• Purpose: Grid artifacts are caused when using the antiscatter grid in obtaining digital x-ray images. In this paper, research on grid artifact reduction techniques is conducted especially for the direct detectors, which are based on amorphous selenium. Methods: In order to analyze and reduce the grid artifacts, the authors consider a multiplicative grid image model and propose a homomorphic filtering technique. For minimal damage due to filters, which are used to suppress the grid artifacts, rotated grids with respect to the sampling direction are employed, and min-max optimization problems for searching optimal grid frequencies and angles for given sampling frequenciesmore » are established. The authors then propose algorithms for the grid artifact reduction based on the band-stop filters as well as low-pass filters. Results: The proposed algorithms are experimentally tested for digital x-ray images, which are obtained from direct detectors with the rotated grids, and are compared with other algorithms. It is shown that the proposed algorithms can successfully reduce the grid artifacts for direct detectors. Conclusions: By employing the homomorphic filtering technique, the authors can considerably suppress the strong grid artifacts with relatively narrow-bandwidth filters compared to the normal filtering case. Using rotated grids also significantly reduces the ringing artifact. Furthermore, for specific grid frequencies and angles, the authors can use simple homomorphic low-pass filters in the spatial domain, and thus alleviate the grid artifacts with very low implementation complexity.« less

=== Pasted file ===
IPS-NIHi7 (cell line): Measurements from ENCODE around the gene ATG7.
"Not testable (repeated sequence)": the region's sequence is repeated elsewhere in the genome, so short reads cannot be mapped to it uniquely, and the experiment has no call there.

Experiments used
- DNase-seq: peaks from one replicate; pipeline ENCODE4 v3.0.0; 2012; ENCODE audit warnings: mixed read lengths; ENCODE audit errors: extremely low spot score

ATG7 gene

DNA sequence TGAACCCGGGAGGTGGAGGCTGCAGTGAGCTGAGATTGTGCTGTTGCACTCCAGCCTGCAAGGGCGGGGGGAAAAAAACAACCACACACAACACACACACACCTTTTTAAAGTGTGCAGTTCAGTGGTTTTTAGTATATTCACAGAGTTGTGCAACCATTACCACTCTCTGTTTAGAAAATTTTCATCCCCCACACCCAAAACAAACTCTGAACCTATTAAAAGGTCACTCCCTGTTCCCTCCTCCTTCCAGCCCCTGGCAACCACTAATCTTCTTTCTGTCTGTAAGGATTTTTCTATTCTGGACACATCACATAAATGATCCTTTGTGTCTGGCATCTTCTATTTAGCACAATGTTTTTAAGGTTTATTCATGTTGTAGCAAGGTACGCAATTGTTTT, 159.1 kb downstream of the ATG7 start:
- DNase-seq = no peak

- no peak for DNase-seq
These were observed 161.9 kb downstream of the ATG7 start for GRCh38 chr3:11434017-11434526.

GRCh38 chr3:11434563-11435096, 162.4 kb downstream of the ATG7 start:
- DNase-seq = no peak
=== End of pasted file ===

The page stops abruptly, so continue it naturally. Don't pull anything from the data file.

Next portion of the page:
• Here, recent experiments in DIII-D have led to the discovery of a means of modifying edge turbulence to achieve stationary, high confinement operation without Edge Localized Mode (ELM) instabilities and with no net external torque input. Eliminating the ELM-induced heat bursts and controlling plasma stability at low rotation represent two of the great challenges for fusion energy. By exploiting edge turbulence in a novel manner, we achieved excellent tokamak performance, well above the H 98y2 international tokamak energy confinement scaling (H 98y2=1.25), thus meeting an additional confinement challenge that is usually difficult at low torque. The new regime is triggeredmore » in double null plasmas by ramping the injected torque to zero and then maintaining it there. This lowers ExB rotation shear in the plasma edge, allowing low-k, broadband, electromagnetic turbulence to increase. In the H-mode edge, a narrow transport barrier usually grows until MHD instability (a peeling ballooning mode) leads to the ELM heat burst. However, the increased turbulence reduces the pressure gradient, allowing the development of a broader and thus higher transport barrier. A 60% increase in pedestal pressure and 40% increase in energy confinement result. An increase in the ExB shearing rate inside of the edge pedestal is a key factor in the confinement increase. Strong double-null plasma shaping raises the threshold for the ELM instability, allowing the plasma to reach a transport-limited state near but below the explosive ELM stability boundary. The resulting plasmas have burning-plasma-relevant ╬▓ N=1.6-1.8 and run without the need for extra torque from 3D magnetic fields. To date, stationary conditions have been produced for 2 s or 12 energy confinement times, limited only by external hardware constraints. Stationary operation with improved pedestal conditions is highly significant for future burning plasma devices, since operation without ELMs at low rotation and good confinement is key for fusion energy production.« less